They include the death in 2000 of nine-year-old Gus Barber of Manhattan, Montana, who was killed on a family hunting trip when his mother's Remington 700 went off as she was unloading it. Barbara Barber has said she is certain her hand was nowhere near the trigger.
WTF was she doing pointing the weapon at her son, at any time??
"Both Remington and experts hired by plaintiff attorneys have conducted testing on guns returned from the field which were alleged to have fired without a trigger pull," Remington's statement says, "and neither has ever been able to duplicate such an event on guns which had been properly maintained and which had not been altered after sale."
Sounds like a bunch of welfare folks wanting to get on the band wagon.
Real similar to a bus wreck in NYC where 31 paying people were on the bus
at the accident, and when the police arrived, 40 some people were on the bus claiming injury....video showed them jumping on the bus after the accident......Scum is all I can say.
I'm no fan of CNBC, but this nothing new. I've had snipers and gun store owners that I have known mention this problem for years. Remington will need to find a better response if they dont want a PR nightmare on their hands.
Wow. I just watched it. Thought it would be a total hatchet job, but......
I find it "odd" that Remington wouldn't talk to CNBC except for a one page statement after 5 months of requests that says there is no problem and never has been. And it's "odd" that the actual designer figured out that there could be a problem back in the late '40s. He even designed a fix for it with only about 200 sold.
I've worked in manufacturing for about 25 years and I can see just how they would not want to go public and admit it. CNBC said that back when the designer discovered it, it would've added 5.5 cents to the gun to add the part to fix it. The actual part yes, but they didn't state anything about how much tooling cost there would be. That's where the real money is, tooling and equipment to make an additional part ain't cheap. The designer said that it was cost that was the reason they didn't produce his newer design, even though Remington said it was the "best design".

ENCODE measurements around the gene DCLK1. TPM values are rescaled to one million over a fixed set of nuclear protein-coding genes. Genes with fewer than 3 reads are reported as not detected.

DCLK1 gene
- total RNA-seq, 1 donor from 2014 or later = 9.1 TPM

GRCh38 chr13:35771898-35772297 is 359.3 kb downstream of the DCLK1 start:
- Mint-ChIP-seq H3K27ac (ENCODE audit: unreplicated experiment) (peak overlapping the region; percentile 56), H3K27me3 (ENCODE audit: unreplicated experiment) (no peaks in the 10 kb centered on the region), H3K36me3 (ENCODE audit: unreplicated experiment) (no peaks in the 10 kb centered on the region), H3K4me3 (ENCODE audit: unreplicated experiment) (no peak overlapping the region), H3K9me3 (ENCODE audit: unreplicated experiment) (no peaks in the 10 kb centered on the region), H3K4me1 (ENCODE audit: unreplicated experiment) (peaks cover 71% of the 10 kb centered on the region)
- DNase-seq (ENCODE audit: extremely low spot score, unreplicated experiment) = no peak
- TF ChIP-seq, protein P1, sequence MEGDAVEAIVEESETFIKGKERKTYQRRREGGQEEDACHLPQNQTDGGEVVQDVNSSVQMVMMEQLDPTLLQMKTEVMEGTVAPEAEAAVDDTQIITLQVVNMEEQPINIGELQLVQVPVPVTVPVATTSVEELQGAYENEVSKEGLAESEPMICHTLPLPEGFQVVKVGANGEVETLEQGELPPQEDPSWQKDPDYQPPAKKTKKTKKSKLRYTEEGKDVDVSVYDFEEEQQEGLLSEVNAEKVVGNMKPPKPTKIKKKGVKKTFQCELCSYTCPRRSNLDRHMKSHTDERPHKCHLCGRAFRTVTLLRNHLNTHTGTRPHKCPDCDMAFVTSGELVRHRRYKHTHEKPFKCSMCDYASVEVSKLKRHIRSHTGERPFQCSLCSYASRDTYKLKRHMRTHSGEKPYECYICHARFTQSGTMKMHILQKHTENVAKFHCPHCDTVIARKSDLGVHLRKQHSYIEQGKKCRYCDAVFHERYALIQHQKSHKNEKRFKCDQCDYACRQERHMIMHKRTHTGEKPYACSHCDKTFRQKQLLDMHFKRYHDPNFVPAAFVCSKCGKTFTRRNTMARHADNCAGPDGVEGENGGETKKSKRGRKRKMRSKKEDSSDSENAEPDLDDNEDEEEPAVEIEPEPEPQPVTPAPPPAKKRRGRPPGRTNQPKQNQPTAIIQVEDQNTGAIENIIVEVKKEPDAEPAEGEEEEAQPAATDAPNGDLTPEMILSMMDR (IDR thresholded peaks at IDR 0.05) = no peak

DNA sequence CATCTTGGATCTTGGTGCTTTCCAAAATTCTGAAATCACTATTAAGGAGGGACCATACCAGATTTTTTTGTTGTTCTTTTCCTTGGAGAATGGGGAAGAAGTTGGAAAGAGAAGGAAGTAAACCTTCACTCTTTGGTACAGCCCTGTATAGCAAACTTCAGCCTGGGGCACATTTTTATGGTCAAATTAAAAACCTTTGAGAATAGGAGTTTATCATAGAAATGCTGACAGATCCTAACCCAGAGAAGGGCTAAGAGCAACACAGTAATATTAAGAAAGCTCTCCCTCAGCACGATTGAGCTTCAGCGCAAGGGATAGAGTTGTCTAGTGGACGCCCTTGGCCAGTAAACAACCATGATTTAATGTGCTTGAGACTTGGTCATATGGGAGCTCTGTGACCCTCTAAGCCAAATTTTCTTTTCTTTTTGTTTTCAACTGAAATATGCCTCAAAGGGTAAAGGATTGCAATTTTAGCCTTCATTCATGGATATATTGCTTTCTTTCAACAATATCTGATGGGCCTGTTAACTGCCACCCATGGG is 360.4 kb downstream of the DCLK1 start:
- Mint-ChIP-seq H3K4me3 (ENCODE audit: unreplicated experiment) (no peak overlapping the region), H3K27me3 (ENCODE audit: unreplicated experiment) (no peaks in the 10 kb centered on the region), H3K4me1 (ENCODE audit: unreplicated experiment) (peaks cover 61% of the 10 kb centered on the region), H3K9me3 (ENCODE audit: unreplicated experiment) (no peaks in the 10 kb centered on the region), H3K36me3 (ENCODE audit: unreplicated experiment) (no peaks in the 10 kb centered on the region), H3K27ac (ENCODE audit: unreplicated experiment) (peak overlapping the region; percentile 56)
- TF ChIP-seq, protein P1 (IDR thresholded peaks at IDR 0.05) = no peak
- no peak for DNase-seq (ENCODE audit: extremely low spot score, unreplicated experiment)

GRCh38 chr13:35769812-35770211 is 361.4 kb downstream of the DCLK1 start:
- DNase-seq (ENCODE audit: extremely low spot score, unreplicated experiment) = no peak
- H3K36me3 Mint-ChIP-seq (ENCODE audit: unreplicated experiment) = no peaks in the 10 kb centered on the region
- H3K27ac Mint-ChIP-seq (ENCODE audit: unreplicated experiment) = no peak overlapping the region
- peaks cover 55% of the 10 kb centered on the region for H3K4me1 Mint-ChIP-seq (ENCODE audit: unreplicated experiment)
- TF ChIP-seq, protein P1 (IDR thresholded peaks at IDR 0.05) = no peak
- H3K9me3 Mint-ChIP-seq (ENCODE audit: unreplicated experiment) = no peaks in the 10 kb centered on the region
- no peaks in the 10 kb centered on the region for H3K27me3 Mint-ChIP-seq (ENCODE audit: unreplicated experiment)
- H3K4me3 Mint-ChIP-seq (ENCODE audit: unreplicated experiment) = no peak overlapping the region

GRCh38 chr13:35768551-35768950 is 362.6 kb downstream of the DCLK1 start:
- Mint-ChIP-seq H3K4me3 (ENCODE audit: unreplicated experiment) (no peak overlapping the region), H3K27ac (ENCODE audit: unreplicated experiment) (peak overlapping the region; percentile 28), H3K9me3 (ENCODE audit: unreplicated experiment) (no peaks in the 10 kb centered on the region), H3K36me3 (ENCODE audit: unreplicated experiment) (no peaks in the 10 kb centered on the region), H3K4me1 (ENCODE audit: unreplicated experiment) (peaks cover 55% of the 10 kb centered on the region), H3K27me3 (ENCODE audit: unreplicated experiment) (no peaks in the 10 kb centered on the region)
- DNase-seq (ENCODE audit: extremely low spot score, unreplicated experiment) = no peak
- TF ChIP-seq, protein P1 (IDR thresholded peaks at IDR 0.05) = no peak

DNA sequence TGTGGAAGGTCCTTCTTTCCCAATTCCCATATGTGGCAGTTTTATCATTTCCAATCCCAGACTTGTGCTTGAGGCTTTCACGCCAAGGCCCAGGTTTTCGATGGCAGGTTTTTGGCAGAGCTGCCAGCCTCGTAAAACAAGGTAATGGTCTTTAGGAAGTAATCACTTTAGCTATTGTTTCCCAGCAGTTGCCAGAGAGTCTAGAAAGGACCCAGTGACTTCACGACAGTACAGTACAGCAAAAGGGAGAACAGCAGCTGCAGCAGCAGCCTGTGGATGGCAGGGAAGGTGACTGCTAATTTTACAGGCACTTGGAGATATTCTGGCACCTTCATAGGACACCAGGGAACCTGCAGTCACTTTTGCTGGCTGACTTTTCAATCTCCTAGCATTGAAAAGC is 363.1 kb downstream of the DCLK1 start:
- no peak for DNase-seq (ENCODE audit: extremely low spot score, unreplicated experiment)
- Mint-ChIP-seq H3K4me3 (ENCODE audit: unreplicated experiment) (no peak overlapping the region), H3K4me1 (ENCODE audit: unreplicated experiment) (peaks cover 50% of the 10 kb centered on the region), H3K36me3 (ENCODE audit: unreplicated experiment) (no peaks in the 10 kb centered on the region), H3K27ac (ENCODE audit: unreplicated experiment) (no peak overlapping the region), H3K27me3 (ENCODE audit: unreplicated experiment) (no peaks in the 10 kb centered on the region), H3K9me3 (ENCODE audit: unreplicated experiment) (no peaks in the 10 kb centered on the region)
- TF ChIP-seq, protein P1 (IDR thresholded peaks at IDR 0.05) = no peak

They showed how he made repeated requests to fix it, rename the safety, heck even after he retired he wrote them asking them to not release a new bolt action model without a failproof safety. They even recalled the model 600 but not the 700? They redesigned it in the '80's to make it to where the safety didn't have to be switched off before opening the bolt, and they still didn't fix the actual problem?
I wonder how many times they could've made the change needed with all the millions they've settled lawsuits with? I think the gig is up. Remington's days are numbered now. It seems that CNBC tried to give them a chance to respond and do a somewhat objective report much to my surprise. Just too much documentation out there for them to keep denying it, yet they still do. Things that make you go hmmmmmmm...